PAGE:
Effective immediately, the Alabama Forestry Commission (AFC) has lifted the Fire Danger Advisory which was issued last week for 15 counties in south Alabama. Scattered rainfall over the past few days in the southern counties has delivered much needed relief to a potentially dangerous situation.
Dry conditions, gusty winds, and low humidity contributed to the growth of a large wildfire in Mobile that started on May 12. Forestry Commission wildland firefighters and partnering emergency responders continued to battle this blaze over the next seven days. The fire was finally controlled late on May 19, after burning almost 1,100 acres. Besides AFC hometown crews of Mobile and Baldwin counties, additional assistance was required from within the agency with firefighters arriving from Butler, Covington, Hale, Marengo, and Wilcox counties.
“We are truly thankful for our partners,” said State Forester Rick Oates. “Without the on-the-ground assistance of numerous local volunteer fire departments (VFDs), along with air support from the Alabama National Guard and Alabama Law Enforcement Agency (ALEA), the outcome of this wildfire could have been much worse. We extend our thanks to Governor Kay Ivey and EMA Director Brian Hastings for expediting our requests for the Guard and ALEA helicopters.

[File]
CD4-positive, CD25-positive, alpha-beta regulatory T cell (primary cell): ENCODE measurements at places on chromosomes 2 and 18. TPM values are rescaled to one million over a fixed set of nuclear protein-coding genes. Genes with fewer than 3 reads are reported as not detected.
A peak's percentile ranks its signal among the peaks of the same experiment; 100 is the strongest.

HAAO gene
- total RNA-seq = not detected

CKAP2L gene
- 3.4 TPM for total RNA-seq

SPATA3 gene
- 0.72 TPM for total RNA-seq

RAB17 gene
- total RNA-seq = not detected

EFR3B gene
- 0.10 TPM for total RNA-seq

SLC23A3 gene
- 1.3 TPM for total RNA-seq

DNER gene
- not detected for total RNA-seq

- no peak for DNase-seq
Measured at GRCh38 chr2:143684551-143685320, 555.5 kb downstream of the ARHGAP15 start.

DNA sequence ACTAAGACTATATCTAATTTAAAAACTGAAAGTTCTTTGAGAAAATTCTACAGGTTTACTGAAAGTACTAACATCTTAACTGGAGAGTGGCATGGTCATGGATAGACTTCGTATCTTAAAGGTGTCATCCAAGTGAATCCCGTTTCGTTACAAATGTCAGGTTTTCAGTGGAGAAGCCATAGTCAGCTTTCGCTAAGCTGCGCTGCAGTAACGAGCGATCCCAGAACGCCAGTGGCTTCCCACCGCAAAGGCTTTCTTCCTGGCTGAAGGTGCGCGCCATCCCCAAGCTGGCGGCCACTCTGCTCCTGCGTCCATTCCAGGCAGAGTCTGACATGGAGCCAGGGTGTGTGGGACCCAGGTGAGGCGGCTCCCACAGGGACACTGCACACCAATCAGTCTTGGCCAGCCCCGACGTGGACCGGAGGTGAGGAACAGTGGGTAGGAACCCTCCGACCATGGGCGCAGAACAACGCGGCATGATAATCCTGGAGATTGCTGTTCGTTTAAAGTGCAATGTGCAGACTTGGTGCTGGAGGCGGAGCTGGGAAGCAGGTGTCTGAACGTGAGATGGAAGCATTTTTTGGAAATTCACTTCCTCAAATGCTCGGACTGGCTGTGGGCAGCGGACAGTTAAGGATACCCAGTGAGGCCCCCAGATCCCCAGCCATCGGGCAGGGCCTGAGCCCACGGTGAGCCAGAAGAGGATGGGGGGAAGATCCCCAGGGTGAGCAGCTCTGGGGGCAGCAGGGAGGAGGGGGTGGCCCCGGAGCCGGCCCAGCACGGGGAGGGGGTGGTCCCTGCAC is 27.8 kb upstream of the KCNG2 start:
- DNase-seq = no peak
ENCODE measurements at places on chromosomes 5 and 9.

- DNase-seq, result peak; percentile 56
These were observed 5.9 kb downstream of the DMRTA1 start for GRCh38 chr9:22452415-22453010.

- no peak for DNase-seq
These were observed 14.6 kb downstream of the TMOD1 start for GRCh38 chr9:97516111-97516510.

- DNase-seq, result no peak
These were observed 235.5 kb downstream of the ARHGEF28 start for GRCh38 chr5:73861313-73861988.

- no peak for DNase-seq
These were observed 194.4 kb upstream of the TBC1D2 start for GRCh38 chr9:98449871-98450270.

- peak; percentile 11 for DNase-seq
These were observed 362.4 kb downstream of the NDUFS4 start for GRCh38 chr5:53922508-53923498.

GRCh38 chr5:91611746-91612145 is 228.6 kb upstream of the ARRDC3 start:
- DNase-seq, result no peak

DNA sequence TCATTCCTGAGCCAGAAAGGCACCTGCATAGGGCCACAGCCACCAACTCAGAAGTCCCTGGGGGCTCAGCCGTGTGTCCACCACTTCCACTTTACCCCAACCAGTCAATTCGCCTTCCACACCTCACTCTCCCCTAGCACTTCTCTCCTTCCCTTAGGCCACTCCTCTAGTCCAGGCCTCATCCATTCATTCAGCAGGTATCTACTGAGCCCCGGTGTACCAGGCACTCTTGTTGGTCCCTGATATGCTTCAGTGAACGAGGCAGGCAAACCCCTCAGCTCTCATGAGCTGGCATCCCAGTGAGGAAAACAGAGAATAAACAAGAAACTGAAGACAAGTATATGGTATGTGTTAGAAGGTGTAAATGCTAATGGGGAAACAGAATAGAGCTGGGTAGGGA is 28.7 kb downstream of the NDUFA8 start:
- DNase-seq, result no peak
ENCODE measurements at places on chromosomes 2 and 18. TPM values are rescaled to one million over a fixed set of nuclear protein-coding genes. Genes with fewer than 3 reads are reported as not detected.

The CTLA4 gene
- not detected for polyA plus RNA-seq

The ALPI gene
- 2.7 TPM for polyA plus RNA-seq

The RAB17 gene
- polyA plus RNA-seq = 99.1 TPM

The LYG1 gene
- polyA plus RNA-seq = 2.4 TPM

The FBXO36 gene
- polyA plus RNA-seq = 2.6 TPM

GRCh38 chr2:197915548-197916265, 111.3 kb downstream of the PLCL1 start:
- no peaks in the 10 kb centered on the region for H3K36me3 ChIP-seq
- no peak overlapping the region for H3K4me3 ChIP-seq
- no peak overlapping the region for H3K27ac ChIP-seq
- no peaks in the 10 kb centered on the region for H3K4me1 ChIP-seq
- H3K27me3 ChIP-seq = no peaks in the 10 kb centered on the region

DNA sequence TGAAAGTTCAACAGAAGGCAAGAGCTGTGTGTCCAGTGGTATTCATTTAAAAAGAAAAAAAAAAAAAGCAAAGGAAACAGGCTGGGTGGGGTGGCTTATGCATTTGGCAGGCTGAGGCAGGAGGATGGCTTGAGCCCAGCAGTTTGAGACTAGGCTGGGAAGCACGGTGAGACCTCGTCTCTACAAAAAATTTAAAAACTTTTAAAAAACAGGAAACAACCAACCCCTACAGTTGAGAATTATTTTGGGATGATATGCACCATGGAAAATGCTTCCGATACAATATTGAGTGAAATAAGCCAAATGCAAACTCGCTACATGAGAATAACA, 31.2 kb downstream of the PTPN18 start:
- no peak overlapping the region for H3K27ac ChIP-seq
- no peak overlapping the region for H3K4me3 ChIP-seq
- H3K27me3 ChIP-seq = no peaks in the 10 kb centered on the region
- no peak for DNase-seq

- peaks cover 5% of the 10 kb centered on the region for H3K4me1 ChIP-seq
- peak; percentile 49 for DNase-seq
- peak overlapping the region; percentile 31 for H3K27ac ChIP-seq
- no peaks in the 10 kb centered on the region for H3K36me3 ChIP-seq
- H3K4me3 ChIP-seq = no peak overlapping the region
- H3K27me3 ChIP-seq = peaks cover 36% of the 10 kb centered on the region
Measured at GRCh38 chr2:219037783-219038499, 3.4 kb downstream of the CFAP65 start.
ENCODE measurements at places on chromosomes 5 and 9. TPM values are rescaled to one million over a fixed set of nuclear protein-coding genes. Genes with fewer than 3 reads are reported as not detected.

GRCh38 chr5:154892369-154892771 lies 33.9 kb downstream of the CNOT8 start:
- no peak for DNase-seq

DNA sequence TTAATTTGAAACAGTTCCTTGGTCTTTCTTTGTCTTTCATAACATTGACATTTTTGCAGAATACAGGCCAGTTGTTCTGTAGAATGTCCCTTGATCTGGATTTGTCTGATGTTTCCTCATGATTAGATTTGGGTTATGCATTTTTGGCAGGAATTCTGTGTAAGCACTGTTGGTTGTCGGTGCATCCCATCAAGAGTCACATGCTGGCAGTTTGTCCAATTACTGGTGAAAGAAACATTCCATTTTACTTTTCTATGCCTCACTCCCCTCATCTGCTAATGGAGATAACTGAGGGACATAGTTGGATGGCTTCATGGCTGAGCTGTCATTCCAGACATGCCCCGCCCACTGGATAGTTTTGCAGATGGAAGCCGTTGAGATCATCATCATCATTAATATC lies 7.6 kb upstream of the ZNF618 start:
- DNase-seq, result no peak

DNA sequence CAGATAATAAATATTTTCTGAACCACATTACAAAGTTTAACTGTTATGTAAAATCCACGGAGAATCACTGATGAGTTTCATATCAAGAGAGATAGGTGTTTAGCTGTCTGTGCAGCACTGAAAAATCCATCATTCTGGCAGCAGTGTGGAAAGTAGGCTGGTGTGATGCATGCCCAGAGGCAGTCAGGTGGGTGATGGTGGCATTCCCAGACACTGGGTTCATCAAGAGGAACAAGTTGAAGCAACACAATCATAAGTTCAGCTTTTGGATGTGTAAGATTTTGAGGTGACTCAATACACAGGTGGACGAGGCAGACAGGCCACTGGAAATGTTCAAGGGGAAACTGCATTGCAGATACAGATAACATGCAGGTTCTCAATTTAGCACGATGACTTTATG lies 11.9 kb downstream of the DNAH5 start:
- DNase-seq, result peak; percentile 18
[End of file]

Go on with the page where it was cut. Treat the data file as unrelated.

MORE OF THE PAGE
“We also appreciate that the AFC team leading the fight had the experience and expertise with this sort of difficult wildfire to prevent it from becoming an even greater disaster,” Oates continued. “The vegetation was highly combustible, but some of the terrain was inaccessible for our heavy AFC equipment due to bogs; that’s why we needed air support. All total, the Guard Blackhawks and ALEA Bell and Huey helicopters dropped approximately 150,000 gallons of water on the flames. Their seamless operations protected equipment and firefighters on the ground on more than one occasion when the fire was burning intense and moving fast. Meanwhile, the VFDs were tasked with protecting homes that were threatened.”
“This wildfire will go down as one of my top 10 most memorable in the 35 years I’ve been fighting forest fires,” commented Benji Elmore, AFC Southwest Regional Forester and Incident Commander on this fire. “Flame heights reached 80 to 100 feet at times, with a high rate of spread and spotting occurring a quarter mile ahead of the flame front. Each day the fire made runs at our containment lines and many times jumped them. It’s pretty remarkable that an incident as complex and dangerous as this was, no one was hurt, and no homes were lost.”
The AFC urges anyone conducting outdoor burning to follow safety recommendations such as not leaving a fire unattended until it is out, having necessary equipment and personnel to control the fire, and having a garden hose or other water supply on hand for smaller debris burns. Any fire more than a quarter-acre in size or within 25 feet of a forested area requires a permit from the AFC, which may be obtained by calling (800) 392-5679. Anyone who burns a field, grassland, or woodland without a burn permit may be subject to prosecution for committing a Class B misdemeanor. In counties under Alabama Department of Environmental Management (ADEM) restrictions, burn permits are issued for agricultural and silvicultural burning only.